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    One in a million Americans sponsor more candidates then was allowed until last spring, when a US Court removed the limit, a recent research by the Center of Responsive Politics showed this week, raising arguments about the rich buying the US government.

    MOSCOW, September 5 (RIA Novosti) - One in a million Americans sponsor more candidates then was allowed until last spring, when a US Court removed the limit, a recent research by the Center of Responsive Politics showed this week, raising arguments about the rich buying the US government.

    “The US political system is owned and controlled by the one percent. US governments, from the city hall, to the state house, to the Federal government are now, more than ever, under direct corporate-capitalist one-percent control,” US policy analyst Mark Mason told RIA Novosti.

    On April 2, the US Supreme Court decided in the McCutcheon v. FEC ruling to lift the limit on the number of political candidates one person could sponsor.

    A few months later, 310 political donors gave a total of $123,000 to political campaigns, surpassing the limit of how many times they could have made contributions before, Russ Choma, researcher and Money and Politics reporter the Center for Responsive Politics, told RIA Novosti.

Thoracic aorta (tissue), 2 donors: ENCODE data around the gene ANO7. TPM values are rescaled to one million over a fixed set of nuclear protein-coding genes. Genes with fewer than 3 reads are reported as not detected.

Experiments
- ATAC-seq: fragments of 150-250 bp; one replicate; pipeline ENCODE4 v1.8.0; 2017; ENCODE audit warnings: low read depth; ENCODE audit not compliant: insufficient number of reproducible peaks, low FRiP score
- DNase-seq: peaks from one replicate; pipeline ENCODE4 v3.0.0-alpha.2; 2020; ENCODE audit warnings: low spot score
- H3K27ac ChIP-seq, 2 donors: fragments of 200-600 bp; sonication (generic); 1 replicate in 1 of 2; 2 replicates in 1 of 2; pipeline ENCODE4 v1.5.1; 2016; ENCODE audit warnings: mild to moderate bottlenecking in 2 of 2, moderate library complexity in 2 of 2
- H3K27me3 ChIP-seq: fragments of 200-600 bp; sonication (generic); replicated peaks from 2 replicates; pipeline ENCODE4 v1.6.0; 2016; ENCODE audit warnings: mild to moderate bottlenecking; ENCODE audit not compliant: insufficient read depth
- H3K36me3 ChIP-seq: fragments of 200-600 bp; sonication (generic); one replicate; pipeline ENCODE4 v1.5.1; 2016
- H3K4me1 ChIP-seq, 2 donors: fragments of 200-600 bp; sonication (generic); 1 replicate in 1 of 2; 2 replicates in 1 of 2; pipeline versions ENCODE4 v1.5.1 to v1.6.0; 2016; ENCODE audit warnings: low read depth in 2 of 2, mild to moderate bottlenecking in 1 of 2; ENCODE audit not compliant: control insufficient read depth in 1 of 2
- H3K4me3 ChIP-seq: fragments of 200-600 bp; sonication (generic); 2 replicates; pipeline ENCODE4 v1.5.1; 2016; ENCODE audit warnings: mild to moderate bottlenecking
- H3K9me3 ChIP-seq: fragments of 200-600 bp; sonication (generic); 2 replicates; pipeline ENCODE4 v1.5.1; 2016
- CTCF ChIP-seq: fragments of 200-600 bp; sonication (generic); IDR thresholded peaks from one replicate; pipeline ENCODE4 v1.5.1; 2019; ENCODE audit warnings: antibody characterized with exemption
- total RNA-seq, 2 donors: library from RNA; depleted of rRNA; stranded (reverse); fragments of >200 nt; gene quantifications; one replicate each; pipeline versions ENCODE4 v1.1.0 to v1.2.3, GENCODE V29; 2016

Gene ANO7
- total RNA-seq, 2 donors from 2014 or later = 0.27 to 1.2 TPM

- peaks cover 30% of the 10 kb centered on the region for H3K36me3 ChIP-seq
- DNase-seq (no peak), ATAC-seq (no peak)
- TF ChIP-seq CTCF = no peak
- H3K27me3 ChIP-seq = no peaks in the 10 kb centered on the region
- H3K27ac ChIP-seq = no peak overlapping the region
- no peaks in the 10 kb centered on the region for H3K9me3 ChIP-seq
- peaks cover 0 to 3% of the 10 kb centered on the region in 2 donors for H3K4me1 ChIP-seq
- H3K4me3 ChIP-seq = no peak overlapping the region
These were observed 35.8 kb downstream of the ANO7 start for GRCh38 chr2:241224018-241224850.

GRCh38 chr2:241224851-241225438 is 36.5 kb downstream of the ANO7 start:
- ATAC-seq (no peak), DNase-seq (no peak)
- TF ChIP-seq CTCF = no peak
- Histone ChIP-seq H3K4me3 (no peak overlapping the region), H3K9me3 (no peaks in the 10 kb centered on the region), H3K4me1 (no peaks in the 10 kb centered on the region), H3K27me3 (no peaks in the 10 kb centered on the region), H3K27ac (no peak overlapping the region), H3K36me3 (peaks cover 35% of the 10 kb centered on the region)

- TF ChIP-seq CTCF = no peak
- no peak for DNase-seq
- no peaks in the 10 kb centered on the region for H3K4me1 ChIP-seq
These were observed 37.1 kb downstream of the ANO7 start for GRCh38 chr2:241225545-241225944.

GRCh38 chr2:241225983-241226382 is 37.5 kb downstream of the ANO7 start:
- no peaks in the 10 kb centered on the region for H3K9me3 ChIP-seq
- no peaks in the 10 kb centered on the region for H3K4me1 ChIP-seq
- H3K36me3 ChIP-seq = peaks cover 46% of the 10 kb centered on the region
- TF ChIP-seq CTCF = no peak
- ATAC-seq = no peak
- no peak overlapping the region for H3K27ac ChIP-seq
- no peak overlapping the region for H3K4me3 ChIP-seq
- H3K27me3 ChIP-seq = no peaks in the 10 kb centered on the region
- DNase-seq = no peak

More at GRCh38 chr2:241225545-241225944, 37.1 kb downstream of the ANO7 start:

Political donors had given a total of nearly $50 million by the end of June, about 20 percent more than they would be allowed to before the legislation.

    While the number of donors increased, the largest amount one political sponsor can give to one campaign remained unchanged at $2,600, and only 0.03 percent of the US population give more, according to the Center for Responsive Politics.

    The research suggested that donors were helping the parties more than individual candidates and the Republicans contributed more money, at a ratio of 2:1, “although on the whole, democratic organizations are doing much better,” Choma said.

    To Mason, the new rule makes “a bad system worse.”

    “It’s a fact… that the rich favor Republicans with respect to campaign finance contributions. It’s important to note that the rich give to both major parties thereby obliterating the few differences between the two parties,” Mason said.

    The full effect of the new donations remains to be seen after the 2016 elections, however.

    The sponsors say, when they donate, the candidates are more willing to listen to the issues of their concern. But Mason said that was just the problem.

    “The President and members of Congress are bought. The White House and Congress are for sale to the highest donors... The rich do not 'buy access' as is often claimed. The rich buy the politicians. The rich own elected officials. Elected officials are the personal property of the rich, no differently than when a corporation hires any other employee,” he said.

    An average winning House campaign cost $1.5 million in 2012, according to the research.

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